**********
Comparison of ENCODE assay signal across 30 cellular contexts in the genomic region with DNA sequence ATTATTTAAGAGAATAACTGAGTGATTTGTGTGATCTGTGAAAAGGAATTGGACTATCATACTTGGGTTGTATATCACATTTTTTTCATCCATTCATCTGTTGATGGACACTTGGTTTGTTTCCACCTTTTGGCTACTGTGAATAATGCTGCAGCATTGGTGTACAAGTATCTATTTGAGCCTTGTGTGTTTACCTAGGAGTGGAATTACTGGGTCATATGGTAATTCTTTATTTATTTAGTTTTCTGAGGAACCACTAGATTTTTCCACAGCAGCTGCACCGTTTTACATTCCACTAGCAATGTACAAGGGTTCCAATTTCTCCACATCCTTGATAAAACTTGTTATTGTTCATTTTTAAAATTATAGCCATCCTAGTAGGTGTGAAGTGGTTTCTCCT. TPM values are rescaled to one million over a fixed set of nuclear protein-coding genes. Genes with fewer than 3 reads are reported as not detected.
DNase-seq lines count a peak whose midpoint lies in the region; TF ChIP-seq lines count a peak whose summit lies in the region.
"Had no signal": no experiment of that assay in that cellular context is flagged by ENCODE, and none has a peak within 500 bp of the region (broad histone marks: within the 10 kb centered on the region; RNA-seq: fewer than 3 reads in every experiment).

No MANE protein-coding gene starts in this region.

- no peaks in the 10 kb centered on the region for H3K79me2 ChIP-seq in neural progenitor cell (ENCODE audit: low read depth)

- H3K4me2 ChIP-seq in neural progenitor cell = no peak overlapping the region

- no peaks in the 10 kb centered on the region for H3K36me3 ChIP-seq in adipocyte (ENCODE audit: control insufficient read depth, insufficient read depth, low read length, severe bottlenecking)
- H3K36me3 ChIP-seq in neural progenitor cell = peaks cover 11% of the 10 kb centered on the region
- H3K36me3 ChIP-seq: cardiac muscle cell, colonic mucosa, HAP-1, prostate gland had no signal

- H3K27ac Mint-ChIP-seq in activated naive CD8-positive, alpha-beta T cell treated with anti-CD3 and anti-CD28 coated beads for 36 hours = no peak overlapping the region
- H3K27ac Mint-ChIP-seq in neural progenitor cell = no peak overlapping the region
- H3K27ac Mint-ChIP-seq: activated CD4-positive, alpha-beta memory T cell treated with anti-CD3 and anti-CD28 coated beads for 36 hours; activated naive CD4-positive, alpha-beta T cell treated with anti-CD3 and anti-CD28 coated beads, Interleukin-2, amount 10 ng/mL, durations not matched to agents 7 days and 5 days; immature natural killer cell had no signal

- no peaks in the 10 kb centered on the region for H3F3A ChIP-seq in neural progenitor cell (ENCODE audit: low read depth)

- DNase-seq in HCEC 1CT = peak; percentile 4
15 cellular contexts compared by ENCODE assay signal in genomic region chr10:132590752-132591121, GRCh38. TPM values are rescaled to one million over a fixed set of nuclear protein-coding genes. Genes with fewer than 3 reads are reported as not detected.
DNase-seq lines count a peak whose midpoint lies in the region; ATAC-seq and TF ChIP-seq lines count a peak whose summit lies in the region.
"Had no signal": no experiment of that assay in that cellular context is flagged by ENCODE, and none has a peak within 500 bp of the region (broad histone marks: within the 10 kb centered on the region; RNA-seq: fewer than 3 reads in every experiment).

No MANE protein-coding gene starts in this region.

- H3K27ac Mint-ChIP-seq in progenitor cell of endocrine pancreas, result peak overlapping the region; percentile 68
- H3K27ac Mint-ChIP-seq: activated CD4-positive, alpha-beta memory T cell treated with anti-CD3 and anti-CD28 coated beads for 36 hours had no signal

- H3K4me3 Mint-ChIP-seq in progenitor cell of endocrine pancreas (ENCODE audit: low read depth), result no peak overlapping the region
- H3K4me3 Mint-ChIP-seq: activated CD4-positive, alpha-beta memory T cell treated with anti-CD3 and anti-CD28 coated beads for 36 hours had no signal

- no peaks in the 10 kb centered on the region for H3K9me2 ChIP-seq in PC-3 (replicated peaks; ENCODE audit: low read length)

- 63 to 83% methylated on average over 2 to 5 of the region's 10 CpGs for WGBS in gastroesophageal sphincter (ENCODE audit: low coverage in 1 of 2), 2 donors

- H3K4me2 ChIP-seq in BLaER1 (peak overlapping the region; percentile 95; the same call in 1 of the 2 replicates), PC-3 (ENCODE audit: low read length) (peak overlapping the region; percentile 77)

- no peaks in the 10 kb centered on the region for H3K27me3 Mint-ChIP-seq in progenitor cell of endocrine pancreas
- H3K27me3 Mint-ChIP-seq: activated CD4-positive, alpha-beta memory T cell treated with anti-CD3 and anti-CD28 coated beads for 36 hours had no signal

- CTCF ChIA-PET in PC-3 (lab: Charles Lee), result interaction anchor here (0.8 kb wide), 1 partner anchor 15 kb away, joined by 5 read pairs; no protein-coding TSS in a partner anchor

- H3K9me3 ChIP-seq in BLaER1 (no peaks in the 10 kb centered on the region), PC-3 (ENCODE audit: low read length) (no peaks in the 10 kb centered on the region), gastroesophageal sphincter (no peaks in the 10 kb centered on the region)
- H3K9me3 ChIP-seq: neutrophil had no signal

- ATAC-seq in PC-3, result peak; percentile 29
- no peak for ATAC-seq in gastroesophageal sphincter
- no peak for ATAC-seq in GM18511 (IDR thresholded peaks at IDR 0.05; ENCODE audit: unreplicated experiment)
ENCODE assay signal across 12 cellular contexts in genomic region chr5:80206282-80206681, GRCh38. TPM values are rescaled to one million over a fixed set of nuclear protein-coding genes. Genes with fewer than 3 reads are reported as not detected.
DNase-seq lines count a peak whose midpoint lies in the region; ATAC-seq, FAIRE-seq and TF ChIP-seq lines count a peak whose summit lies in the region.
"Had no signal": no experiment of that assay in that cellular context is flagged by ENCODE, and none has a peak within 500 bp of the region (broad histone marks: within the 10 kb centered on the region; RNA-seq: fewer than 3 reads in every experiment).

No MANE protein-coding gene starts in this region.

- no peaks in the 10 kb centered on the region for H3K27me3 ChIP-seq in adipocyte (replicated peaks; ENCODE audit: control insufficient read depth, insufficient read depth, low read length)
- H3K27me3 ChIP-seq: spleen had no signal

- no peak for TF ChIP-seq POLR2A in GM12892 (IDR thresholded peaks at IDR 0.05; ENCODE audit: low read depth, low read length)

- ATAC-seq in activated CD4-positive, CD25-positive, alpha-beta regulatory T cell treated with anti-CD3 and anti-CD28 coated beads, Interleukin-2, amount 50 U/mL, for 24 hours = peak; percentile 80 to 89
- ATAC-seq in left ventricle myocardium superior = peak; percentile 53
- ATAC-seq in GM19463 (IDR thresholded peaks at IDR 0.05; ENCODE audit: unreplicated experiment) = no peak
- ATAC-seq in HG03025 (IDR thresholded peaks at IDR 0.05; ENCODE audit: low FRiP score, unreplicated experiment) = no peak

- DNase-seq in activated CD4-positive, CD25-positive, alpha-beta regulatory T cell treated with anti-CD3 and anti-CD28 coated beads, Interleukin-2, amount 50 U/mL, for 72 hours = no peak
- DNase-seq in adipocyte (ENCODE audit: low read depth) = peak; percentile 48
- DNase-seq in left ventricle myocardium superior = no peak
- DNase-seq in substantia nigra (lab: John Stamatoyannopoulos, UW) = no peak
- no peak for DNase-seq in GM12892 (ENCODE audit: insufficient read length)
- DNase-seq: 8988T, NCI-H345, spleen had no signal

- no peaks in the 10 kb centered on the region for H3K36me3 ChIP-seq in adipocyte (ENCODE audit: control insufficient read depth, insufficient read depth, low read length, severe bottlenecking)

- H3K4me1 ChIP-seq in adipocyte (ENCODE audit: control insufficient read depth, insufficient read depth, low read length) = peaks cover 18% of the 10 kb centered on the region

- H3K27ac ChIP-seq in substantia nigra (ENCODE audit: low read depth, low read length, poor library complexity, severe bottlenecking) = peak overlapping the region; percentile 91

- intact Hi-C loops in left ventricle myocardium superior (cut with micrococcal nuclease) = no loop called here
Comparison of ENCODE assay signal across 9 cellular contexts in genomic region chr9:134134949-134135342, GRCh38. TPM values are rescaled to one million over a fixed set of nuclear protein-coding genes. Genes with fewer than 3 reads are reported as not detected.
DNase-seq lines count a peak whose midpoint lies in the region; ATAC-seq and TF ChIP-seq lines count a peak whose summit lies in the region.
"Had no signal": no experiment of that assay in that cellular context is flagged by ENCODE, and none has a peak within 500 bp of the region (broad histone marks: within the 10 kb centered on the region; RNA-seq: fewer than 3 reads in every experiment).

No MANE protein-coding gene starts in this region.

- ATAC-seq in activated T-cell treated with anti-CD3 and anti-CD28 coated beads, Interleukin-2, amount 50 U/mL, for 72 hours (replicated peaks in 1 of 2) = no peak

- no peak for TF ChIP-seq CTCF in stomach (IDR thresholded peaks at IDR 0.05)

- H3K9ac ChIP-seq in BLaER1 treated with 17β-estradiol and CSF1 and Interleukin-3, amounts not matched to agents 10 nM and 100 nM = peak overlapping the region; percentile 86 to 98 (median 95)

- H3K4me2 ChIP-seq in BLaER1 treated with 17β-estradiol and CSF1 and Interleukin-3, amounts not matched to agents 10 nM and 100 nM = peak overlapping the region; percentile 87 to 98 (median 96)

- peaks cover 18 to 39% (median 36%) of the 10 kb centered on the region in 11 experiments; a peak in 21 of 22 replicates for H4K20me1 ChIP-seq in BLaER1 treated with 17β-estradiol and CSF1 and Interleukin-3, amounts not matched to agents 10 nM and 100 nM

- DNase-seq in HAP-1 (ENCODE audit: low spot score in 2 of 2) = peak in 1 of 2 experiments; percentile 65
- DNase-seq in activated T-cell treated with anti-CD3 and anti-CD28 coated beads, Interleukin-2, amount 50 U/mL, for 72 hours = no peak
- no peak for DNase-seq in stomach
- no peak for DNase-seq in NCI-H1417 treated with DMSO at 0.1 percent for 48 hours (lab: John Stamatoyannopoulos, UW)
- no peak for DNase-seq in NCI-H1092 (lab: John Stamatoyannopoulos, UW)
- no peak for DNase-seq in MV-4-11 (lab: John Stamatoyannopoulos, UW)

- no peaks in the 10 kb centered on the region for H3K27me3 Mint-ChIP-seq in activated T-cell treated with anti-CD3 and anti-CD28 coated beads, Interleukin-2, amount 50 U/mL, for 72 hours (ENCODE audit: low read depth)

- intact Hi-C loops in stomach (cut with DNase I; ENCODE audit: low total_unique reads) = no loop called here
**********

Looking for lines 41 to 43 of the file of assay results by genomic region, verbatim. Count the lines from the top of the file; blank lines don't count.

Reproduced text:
- ATAC-seq in activated CD4-positive, CD25-positive, alpha-beta regulatory T cell treated with anti-CD3 and anti-CD28 coated beads, Interleukin-2, amount 50 U/mL, for 24 hours = peak; percentile 80 to 89
- ATAC-seq in left ventricle myocardium superior = peak; percentile 53
- ATAC-seq in GM19463 (IDR thresholded peaks at IDR 0.05; ENCODE audit: unreplicated experiment) = no peak